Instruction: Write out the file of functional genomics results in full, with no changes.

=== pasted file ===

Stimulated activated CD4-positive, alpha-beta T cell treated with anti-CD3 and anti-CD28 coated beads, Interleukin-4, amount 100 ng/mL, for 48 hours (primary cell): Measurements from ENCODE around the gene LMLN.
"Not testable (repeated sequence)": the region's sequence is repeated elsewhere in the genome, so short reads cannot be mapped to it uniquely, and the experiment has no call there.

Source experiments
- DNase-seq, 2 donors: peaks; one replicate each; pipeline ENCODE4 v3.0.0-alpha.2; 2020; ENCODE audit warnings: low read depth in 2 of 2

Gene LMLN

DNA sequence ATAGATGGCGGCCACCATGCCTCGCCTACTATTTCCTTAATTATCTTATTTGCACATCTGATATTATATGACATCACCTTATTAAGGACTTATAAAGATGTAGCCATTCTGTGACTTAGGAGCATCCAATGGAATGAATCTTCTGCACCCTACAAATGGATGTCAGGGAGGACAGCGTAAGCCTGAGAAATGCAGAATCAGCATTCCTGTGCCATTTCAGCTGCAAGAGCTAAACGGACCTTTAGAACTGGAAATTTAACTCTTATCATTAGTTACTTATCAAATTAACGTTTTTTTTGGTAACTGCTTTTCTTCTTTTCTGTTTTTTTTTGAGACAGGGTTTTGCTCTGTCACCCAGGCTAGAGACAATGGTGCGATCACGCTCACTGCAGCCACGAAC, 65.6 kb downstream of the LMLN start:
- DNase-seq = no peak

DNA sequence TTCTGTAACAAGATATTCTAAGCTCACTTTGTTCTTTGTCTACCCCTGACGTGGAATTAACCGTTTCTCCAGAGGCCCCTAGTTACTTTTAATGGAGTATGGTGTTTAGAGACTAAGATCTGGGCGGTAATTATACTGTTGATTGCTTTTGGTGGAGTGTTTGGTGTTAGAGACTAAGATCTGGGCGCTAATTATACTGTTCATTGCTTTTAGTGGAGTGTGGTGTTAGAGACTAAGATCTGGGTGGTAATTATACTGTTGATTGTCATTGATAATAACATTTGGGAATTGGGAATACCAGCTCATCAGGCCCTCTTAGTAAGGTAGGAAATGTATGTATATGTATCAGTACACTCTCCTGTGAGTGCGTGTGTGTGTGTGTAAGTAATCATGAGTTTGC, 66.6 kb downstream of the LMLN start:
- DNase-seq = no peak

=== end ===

Stimulated activated CD4-positive, alpha-beta T cell treated with anti-CD3 and anti-CD28 coated beads, Interleukin-4, amount 100 ng/mL, for 48 hours (primary cell): Measurements from ENCODE around the gene LMLN.
"Not testable (repeated sequence)": the region's sequence is repeated elsewhere in the genome, so short reads cannot be mapped to it uniquely, and the experiment has no call there.

Source experiments
- DNase-seq, 2 donors: peaks; one replicate each; pipeline ENCODE4 v3.0.0-alpha.2; 2020; ENCODE audit warnings: low read depth in 2 of 2

Gene LMLN

DNA sequence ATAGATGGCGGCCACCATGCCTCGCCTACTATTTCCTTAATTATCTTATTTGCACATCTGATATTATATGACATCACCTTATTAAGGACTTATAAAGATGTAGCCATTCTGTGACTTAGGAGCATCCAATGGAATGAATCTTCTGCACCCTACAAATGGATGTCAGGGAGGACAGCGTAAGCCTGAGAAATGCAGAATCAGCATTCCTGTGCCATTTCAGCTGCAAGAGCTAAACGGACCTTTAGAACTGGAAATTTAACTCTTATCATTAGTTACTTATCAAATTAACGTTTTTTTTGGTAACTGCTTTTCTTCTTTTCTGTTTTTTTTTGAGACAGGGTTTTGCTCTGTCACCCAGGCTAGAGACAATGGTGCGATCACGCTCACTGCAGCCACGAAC, 65.6 kb downstream of the LMLN start:
- DNase-seq = no peak

DNA sequence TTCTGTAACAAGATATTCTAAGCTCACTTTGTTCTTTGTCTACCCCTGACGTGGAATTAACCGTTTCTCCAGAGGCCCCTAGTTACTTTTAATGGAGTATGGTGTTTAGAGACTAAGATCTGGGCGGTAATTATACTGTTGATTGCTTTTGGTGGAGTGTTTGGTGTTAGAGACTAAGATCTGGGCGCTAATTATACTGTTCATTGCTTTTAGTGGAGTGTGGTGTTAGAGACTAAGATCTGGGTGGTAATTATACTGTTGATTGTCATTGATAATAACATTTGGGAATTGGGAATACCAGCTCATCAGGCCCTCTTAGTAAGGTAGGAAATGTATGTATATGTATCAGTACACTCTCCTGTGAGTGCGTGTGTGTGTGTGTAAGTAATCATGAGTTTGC, 66.6 kb downstream of the LMLN start:
- DNase-seq = no peak